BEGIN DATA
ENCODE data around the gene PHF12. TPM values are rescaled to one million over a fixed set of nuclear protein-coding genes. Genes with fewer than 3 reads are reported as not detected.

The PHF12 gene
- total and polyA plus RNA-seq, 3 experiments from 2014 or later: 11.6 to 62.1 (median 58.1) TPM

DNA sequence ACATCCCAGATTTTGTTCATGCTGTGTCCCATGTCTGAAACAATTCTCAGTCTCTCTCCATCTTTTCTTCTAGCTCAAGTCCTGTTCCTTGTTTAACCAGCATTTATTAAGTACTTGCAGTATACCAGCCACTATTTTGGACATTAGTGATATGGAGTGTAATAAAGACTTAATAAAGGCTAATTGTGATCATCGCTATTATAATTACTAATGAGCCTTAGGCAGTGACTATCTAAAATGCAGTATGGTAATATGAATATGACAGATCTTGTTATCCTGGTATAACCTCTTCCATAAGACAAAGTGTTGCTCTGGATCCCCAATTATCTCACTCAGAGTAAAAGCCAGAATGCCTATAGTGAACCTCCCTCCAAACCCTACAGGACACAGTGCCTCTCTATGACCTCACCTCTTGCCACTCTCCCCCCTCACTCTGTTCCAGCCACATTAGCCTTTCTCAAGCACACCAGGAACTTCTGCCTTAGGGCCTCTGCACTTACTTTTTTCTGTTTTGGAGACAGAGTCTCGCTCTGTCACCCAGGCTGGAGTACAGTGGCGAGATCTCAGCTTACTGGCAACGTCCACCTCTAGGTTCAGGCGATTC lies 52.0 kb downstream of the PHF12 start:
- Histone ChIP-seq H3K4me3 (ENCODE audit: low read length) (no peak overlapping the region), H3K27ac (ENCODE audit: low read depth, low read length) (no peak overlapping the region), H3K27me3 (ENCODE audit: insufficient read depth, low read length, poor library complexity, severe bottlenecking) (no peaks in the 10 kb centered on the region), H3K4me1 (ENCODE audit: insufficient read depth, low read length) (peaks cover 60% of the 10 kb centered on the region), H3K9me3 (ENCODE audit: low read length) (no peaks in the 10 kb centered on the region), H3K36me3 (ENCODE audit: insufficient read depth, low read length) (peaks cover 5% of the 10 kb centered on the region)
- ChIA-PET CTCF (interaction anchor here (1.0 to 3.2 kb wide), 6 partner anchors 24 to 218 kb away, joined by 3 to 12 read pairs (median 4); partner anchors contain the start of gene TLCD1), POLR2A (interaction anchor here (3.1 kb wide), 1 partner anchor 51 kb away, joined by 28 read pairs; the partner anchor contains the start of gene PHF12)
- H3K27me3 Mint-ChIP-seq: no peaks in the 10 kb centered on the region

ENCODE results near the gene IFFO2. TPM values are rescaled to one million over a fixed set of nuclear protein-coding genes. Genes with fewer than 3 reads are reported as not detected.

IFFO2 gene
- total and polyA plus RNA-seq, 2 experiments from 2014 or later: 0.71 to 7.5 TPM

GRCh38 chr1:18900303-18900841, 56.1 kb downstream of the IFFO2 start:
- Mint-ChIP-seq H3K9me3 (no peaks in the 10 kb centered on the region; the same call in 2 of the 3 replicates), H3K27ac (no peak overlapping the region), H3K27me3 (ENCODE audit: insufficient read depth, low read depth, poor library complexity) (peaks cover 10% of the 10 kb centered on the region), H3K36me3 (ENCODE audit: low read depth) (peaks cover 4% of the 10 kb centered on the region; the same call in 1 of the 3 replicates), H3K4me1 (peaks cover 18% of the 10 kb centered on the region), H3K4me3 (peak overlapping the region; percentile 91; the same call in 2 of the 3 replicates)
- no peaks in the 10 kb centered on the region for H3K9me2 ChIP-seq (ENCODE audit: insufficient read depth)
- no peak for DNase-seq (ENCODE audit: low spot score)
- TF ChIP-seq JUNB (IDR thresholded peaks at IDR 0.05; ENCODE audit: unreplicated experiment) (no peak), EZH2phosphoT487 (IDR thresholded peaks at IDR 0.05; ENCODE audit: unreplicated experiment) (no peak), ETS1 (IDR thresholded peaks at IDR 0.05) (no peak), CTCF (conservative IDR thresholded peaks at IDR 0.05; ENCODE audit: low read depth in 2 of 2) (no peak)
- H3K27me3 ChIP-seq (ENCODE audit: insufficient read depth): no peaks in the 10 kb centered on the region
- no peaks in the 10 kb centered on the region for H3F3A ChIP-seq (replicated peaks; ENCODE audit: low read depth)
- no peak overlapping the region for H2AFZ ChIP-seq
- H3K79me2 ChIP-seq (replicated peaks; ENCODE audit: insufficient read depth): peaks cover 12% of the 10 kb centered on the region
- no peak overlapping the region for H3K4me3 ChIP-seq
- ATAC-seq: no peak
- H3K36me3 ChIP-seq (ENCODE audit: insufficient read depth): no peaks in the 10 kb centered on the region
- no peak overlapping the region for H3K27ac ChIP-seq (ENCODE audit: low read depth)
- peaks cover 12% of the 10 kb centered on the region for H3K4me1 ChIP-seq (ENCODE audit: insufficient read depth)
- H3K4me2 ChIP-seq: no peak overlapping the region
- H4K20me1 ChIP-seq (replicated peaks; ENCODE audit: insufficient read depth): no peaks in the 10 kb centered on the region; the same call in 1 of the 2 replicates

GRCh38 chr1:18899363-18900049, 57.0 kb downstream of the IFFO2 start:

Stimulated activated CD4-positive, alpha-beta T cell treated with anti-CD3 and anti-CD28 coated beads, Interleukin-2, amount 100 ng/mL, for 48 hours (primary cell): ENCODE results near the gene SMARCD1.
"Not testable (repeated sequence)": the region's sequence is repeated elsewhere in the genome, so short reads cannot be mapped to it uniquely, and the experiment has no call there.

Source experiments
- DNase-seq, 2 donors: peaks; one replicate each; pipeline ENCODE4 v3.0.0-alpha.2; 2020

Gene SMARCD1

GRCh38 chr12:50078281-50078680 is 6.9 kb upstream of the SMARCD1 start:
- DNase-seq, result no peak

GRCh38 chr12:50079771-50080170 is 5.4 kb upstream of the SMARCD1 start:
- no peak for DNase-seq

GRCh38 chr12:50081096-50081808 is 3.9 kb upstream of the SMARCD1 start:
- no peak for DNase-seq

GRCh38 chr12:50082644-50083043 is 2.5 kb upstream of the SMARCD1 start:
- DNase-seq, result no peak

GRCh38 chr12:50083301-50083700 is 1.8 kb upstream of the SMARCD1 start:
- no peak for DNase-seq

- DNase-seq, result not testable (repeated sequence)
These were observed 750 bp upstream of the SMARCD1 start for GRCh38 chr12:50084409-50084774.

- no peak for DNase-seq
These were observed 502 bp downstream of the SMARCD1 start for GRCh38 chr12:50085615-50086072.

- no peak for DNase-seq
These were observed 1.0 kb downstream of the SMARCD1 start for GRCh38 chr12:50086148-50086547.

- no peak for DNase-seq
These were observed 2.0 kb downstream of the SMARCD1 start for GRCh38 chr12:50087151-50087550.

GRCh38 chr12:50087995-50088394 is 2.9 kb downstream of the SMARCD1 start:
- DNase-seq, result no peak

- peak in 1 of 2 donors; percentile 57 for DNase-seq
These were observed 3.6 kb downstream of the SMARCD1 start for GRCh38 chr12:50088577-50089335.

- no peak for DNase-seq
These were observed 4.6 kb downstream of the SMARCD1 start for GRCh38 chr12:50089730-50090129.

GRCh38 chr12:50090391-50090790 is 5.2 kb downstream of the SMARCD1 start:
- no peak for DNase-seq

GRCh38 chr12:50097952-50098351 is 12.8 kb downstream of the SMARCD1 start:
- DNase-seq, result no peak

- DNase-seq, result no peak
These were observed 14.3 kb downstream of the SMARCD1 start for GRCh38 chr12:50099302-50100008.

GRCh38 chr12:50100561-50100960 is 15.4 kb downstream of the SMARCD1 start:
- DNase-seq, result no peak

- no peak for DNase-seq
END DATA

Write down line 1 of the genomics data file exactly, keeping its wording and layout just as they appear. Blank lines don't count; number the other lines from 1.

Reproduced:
ENCODE data around the gene PHF12. TPM values are rescaled to one million over a fixed set of nuclear protein-coding genes. Genes with fewer than 3 reads are reported as not detected.